I’m sure we are all breathing a sigh of relief that the cost of eggs is back ‘down.’ I, for one, was sick of pretending that unsweetened applesauce, mashed banana, and aquafaba (really?!) are suitable substitutes for use in my great-grandmother’s cookie recipes. Oddly, while we are being told that inflation is under control, we are now paying 23% more per dozen as this time last year, and crediting the price ‘decrease’ to generalized economic stability. Many consumers are turning to alternatives as their once-beloved cash continues to lose its purchasing power. It’s no wonder that the popularity of digital assets like Bitcoin and the upward market trend continue to indicate a growing awareness of fiat instabilities and a desire to preserve wealth. As the language of financial literacy evolves in 2023, there will be a continued shift towards new value storage and exchange networks, driven by consumers’ experiences of declining savings balances and the perception that traditional centralized institutions may not offer the same risk-free stability as in the past.

Community partnerships
The opportunity to forge partnerships with local businesses and merchants isn’t new, but the privileged position that FI leaders have to support and sustain local economies is proving to be critical in 2023. Merchants are facing an ever-evolving landscape of digital currencies and streaming money, and they need a trusted partner to guide them through these changes. By leveraging a modern core and data control, your local FI can offer valuable financial products that support local businesses’ relevance and profitability. As businesses strive for efficiency and explore crypto payments, there will be a growing need for secure and efficient deposit and liquidity solutions. Banks that can speak the language of digital currency and provide services like ‘liquidity on demand’ will have a competitive edge in attracting commercial accounts. Collaborating with merchants and businesses will be crucial to navigate the changing economic and technical landscape, ensuring security, efficiency, and affordability across various forms of commerce. With all this in mind, at DaLand, we plan to spend the rest of 2023 ensuring our FI partners can use their modern cores to plug into faster, more secure, and higher-yielding payments networks, like those made possible by Bitcoin and other digital asset innovations.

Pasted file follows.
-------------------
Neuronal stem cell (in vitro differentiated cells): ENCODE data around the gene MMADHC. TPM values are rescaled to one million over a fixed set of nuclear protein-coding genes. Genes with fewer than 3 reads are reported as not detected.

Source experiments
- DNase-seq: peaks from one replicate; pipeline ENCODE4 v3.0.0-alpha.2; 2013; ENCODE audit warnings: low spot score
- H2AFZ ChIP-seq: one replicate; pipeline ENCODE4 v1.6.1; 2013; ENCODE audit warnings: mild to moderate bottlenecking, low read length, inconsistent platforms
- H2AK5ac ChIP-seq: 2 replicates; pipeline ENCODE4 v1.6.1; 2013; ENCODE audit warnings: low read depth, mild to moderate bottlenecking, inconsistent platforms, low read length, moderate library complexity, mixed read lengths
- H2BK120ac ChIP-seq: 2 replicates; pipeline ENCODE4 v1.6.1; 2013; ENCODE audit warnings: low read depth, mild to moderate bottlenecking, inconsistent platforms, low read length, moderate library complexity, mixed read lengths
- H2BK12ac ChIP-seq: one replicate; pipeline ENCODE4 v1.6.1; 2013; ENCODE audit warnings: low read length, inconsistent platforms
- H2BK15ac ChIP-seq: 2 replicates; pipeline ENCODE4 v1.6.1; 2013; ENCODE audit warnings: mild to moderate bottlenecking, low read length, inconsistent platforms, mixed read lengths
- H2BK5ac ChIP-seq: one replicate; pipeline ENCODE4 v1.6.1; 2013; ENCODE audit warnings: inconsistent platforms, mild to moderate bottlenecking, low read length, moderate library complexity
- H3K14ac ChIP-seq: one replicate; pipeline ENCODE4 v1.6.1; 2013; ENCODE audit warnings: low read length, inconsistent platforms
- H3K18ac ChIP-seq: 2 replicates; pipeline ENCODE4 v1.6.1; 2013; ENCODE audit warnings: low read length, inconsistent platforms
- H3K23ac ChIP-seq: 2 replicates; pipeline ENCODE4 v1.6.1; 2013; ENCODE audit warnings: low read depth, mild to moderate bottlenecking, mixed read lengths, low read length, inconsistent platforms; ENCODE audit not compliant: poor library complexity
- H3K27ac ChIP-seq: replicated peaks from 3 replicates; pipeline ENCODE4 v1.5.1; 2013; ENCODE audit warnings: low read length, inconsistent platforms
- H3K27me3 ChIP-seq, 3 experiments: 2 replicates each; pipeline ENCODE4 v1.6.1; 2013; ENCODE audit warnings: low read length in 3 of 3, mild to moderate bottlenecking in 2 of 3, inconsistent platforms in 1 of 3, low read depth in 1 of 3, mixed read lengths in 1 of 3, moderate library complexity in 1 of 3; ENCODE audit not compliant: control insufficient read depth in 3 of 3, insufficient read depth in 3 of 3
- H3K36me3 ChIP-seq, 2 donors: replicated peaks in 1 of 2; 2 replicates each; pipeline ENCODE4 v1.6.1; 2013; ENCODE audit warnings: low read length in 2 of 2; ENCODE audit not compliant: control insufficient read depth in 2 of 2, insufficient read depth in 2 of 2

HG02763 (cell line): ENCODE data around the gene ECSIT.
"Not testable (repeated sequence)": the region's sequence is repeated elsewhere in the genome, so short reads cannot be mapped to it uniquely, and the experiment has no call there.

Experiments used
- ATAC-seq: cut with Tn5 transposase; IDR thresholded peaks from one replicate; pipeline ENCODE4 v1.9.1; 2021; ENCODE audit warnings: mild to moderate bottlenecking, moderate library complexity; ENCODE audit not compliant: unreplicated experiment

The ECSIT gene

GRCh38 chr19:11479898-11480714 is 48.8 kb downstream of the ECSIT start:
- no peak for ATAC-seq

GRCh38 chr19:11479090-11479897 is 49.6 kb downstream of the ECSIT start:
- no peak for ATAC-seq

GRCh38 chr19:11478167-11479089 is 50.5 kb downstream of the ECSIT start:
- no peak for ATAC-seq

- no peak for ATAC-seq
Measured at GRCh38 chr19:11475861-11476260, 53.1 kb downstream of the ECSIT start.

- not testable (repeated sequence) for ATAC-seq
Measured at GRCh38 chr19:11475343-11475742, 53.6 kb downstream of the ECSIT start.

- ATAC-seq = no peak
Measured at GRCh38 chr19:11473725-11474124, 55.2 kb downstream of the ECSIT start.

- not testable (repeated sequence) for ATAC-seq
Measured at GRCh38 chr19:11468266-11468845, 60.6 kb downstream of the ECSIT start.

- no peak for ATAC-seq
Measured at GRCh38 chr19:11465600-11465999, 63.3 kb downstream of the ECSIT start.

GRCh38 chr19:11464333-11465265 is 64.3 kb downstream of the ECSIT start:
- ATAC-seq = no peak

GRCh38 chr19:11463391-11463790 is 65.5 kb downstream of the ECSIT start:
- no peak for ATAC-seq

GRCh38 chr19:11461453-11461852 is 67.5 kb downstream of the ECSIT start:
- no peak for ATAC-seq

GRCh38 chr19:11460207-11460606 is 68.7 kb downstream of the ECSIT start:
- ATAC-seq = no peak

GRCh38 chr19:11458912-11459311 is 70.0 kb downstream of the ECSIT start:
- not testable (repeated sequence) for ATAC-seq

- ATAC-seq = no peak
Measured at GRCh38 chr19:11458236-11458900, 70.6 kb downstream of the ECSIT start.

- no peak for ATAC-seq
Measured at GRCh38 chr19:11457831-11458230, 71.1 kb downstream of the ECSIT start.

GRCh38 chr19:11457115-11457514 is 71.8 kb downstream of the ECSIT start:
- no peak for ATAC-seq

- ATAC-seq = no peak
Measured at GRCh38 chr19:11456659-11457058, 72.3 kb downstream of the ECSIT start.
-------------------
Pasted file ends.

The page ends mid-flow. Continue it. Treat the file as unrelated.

Investing into your core & extension of data
We’ve covered a lot about the ‘why,’ but what about the how? To prepare for the future state of money and banking in 2023 and beyond, it is crucial for FIs to accelerate investments in their core systems. This means shifting from traditional electronic channels (online banking replacement projects) to building innovative, self-service digital branches, focusing on storing and processing data more efficiently and in real time. It is essential to prioritize control and extension of data to avoid outsourcing to third-party vendors, who love nothing more than taking control of your institution’s financial relationships. This requires a modern, safe, and innovative solution for storing money-data, in digital vaults and homogenous databases, with seamless integration to decentralized ledgers and layer two settlement networks.

For sustained, responsible, regulated, revenue generating relevance, trusted community financial leaders will relinquish reliance on archaic data systems and embrace the modern financial networks and modern cores which support them. This strategic shift requires a multi-year change management process, optimization of digital operations, and a collaborative partner whose commitment to your success has gained us the reputation of ‘THE Next Generation CUSO.’

Let the journey begin!

Contact the author: DaLand

Contact the author: DaLand

Randy Ralston

Randy Ralston

Randy is a serial entrepreneur with experience in retail, manufacturing, eCommerce, real estate, blockchain mining, and business consulting. As a father of five, he understands the economic and financial pressures ... Web: Details